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Published: Tue, March 14, 2017
Research | By Jennifer Evans

Boaty McBoatface Is Preparing For Its First Antarctic Mission

Boaty McBoatface Is Preparing For Its First Antarctic Mission

What Boaty McBoatface - as a name - will be doing instead is drawing attention to climate change in a different vessel. Of course, giving this campaign a public voting portal did not end how the council expected - but - BUT!

Officials said at the time that they chose Attenborough because he was one of Britain's "most cherished broadcasters and natural scientists".

The announcement sparked tongue-in-cheek calls for Sir David to change his name to Boaty McBoatface.

"Within days "Boaty McBoatface" had become a runaway favorite, a social media sensation that cropped up on panel shows and hit headlines across the world", NERC explains on its blog.

And so we beat on, trolls against the current, borne back ceaselessly into the hitherto unexplored regions of Earth's watery depths.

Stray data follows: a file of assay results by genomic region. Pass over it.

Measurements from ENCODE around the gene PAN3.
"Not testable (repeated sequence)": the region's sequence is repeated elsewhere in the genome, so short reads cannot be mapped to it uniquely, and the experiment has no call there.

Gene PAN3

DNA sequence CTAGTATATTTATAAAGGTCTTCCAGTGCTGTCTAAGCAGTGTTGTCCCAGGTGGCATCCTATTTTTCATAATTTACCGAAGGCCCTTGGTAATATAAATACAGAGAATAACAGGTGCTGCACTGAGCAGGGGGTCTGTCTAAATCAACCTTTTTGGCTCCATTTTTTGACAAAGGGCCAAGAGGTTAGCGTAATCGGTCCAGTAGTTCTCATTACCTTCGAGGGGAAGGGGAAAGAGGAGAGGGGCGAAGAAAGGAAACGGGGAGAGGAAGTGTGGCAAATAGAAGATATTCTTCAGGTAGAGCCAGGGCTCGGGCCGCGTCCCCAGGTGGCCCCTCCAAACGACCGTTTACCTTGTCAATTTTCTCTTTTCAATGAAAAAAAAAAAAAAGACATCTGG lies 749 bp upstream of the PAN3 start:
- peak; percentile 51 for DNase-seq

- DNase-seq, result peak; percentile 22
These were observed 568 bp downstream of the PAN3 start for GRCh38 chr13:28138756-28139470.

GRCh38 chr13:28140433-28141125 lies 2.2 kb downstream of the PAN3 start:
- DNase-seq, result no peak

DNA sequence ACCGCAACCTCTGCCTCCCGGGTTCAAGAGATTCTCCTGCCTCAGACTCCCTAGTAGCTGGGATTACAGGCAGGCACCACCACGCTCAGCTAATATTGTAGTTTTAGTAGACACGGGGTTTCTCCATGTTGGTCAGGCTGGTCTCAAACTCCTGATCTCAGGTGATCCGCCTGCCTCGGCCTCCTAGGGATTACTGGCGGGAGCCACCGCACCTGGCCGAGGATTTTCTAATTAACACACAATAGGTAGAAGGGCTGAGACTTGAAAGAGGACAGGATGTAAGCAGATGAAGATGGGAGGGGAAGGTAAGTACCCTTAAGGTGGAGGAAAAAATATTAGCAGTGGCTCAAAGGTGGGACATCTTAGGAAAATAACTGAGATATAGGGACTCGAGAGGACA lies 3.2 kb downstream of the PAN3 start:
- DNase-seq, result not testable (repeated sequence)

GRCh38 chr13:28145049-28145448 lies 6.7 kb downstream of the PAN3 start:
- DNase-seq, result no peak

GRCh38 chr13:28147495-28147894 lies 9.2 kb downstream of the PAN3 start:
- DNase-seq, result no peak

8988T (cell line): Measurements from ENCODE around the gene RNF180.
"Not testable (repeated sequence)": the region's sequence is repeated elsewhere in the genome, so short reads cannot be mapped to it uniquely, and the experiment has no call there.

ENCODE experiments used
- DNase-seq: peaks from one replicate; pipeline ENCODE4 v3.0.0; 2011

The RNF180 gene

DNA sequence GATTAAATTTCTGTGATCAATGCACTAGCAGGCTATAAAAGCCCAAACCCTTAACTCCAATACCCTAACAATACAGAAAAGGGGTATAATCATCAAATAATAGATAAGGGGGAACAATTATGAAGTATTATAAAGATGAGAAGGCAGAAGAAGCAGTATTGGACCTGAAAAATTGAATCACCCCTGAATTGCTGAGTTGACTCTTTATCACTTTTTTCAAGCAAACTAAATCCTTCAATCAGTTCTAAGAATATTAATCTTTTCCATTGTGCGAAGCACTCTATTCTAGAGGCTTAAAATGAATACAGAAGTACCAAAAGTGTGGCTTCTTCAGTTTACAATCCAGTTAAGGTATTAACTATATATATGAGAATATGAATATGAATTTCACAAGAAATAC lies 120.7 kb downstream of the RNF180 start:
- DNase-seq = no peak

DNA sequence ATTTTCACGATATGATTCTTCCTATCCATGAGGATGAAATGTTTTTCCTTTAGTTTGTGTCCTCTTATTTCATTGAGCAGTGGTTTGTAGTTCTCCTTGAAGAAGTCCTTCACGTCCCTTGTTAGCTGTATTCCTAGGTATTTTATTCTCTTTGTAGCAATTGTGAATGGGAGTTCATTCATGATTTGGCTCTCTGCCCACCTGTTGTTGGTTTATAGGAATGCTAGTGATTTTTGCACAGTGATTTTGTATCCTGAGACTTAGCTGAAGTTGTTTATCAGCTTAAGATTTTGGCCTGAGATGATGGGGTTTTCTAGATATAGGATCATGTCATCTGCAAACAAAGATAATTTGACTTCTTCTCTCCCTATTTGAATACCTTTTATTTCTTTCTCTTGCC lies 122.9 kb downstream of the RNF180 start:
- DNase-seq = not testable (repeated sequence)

In a nod to the voters, however, the group decided not to discard Boaty McBoatface altogether and instead bestowed it on the submarine.

In this NERC Science video, published past year, Linto Roberts, Managing Director of Cammel Laird Shipyard, talked about the impact on jobs, skills and the shipbuilding industry in the United Kingdom following the new NERC research vessel - the one that almost ended up being called Boaty McBoatface.

The unmanned vessel will leave Chile later this week, headed for an exploration project in Antarctic waters.

According to The Guardian, the phenomenon originated with BBC Radio Jersey presenter James Hand, who quipped that it should be named Boaty McBoatface. The RRS Sir David Attenborough is still under construction, but Boaty will eventually join the crew of that ship when it launches in 2019.

Antarctic Bottom Water is cold and dense, and its movement contributes to ocean circulation worldwide, the BAS writes. Shifting winds off Antarctica may increase such turbulence, the university said, sucking in heat from shallower ocean layers and sending it toward the Equator to affect climate change. The information will help scientists better understand how the ocean is reacting to a warming climate.

"The name covers a trio of vehicles in the new Autosub Long Range class of underwater robots developed at Southampton's National Oceanography Centre (NOC)".

Professor Alberto Naveira Garabato from the University of Southampton, the lead scientist of the research cruise, commented: "We know that a major driver of the abyssal ocean warming, at least in the Atlantic Ocean, is changes in winds over the Southern Ocean".

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